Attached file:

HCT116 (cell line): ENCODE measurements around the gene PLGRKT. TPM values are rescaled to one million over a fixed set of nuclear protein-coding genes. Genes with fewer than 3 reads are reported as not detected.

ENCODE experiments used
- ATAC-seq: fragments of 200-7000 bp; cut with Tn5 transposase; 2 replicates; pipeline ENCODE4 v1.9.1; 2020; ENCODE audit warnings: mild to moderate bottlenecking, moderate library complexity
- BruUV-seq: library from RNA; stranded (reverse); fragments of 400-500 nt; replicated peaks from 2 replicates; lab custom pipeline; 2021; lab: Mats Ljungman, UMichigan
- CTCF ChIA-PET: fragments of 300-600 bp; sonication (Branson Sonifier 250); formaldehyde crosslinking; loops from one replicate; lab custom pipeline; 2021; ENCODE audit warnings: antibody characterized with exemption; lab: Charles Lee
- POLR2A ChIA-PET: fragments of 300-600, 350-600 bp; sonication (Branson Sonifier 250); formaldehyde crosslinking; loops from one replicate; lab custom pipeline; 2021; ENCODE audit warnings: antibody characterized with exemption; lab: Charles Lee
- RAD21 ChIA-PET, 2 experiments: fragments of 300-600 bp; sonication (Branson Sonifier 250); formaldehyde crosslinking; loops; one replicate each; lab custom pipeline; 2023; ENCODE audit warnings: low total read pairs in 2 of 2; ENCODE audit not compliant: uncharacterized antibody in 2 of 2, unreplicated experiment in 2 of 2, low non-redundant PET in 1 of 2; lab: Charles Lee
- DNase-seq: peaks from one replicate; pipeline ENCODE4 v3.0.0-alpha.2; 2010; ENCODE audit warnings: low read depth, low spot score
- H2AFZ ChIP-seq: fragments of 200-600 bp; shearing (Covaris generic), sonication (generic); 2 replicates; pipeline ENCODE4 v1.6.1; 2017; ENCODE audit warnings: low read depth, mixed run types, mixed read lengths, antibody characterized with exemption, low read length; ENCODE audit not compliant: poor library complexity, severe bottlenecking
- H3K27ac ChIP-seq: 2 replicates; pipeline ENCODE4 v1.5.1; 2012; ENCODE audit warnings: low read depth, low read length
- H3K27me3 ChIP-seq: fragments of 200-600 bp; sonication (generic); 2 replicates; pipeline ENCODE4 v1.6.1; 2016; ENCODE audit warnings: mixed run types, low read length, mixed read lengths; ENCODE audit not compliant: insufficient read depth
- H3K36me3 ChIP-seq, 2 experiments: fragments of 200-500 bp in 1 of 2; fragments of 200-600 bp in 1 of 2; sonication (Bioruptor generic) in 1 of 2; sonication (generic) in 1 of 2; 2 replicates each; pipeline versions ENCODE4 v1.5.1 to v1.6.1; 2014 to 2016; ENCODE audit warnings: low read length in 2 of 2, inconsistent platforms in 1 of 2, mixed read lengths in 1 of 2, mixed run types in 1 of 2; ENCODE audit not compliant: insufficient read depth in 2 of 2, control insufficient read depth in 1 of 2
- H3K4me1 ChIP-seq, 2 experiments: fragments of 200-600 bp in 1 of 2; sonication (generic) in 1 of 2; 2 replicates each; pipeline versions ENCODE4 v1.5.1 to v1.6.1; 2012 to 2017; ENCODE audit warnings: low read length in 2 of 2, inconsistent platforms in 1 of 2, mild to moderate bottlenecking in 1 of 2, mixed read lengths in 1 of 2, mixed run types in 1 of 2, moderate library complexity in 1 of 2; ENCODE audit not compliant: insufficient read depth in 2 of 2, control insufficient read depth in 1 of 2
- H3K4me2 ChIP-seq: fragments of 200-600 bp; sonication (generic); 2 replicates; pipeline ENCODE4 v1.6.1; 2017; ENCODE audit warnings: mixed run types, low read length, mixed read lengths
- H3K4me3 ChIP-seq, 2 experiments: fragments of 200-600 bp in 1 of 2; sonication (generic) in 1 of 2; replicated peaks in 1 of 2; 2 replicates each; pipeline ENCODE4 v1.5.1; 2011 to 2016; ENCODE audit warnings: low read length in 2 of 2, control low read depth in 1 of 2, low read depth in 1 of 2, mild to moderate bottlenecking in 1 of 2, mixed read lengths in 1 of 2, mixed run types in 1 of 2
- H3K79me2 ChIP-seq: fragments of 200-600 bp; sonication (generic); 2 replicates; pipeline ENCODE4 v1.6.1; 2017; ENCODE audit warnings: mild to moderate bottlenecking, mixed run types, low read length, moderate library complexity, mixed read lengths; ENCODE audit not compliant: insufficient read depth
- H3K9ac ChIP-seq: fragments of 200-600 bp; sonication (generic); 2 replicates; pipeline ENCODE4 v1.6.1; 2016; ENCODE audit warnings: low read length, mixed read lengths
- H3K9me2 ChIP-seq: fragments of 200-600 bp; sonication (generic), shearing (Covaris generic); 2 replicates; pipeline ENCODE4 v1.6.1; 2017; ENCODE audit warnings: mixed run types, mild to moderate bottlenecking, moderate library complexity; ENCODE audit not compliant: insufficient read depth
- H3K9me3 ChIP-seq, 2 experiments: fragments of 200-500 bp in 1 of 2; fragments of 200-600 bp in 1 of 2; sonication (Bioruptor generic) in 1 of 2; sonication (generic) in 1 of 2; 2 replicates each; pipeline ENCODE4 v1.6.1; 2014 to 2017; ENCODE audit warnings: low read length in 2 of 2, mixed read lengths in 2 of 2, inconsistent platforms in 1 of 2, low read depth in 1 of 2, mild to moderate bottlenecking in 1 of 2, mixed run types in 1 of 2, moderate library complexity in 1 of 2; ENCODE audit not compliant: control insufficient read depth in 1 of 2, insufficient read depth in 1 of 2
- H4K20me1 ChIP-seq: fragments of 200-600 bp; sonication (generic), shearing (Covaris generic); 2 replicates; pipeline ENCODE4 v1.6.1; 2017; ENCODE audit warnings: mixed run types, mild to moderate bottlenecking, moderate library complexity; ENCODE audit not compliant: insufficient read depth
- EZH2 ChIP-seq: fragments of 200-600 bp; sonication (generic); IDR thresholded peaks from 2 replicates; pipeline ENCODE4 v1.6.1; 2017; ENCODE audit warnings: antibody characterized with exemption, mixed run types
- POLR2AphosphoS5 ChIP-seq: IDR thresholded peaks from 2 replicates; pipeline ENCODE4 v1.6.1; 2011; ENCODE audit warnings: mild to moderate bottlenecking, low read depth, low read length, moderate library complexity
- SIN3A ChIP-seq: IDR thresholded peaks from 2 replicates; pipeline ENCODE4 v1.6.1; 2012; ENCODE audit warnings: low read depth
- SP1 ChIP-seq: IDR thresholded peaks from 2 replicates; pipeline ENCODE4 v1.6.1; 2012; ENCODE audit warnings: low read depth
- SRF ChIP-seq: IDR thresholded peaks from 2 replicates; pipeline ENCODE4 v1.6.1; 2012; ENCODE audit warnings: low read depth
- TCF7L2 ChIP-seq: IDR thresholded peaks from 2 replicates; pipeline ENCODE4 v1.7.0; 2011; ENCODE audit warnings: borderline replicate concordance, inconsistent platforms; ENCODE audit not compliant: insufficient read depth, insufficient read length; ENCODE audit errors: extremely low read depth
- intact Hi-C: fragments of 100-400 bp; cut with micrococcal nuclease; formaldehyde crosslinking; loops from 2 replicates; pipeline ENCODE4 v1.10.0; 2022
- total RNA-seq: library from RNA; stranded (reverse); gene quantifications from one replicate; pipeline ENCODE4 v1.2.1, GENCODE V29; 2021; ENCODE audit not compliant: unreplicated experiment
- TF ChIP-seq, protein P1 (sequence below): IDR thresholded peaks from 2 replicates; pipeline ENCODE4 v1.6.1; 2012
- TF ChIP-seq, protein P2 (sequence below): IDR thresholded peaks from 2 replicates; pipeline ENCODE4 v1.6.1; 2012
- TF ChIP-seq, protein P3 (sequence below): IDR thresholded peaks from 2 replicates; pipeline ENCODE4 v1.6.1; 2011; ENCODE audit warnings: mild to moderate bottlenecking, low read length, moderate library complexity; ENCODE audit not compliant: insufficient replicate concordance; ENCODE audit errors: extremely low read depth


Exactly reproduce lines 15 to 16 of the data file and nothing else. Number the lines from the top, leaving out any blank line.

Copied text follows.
- H3K4me3 ChIP-seq, 2 experiments: fragments of 200-600 bp in 1 of 2; sonication (generic) in 1 of 2; replicated peaks in 1 of 2; 2 replicates each; pipeline ENCODE4 v1.5.1; 2011 to 2016; ENCODE audit warnings: low read length in 2 of 2, control low read depth in 1 of 2, low read depth in 1 of 2, mild to moderate bottlenecking in 1 of 2, mixed read lengths in 1 of 2, mixed run types in 1 of 2
- H3K79me2 ChIP-seq: fragments of 200-600 bp; sonication (generic); 2 replicates; pipeline ENCODE4 v1.6.1; 2017; ENCODE audit warnings: mild to moderate bottlenecking, mixed run types, low read length, moderate library complexity, mixed read lengths; ENCODE audit not compliant: insufficient read depth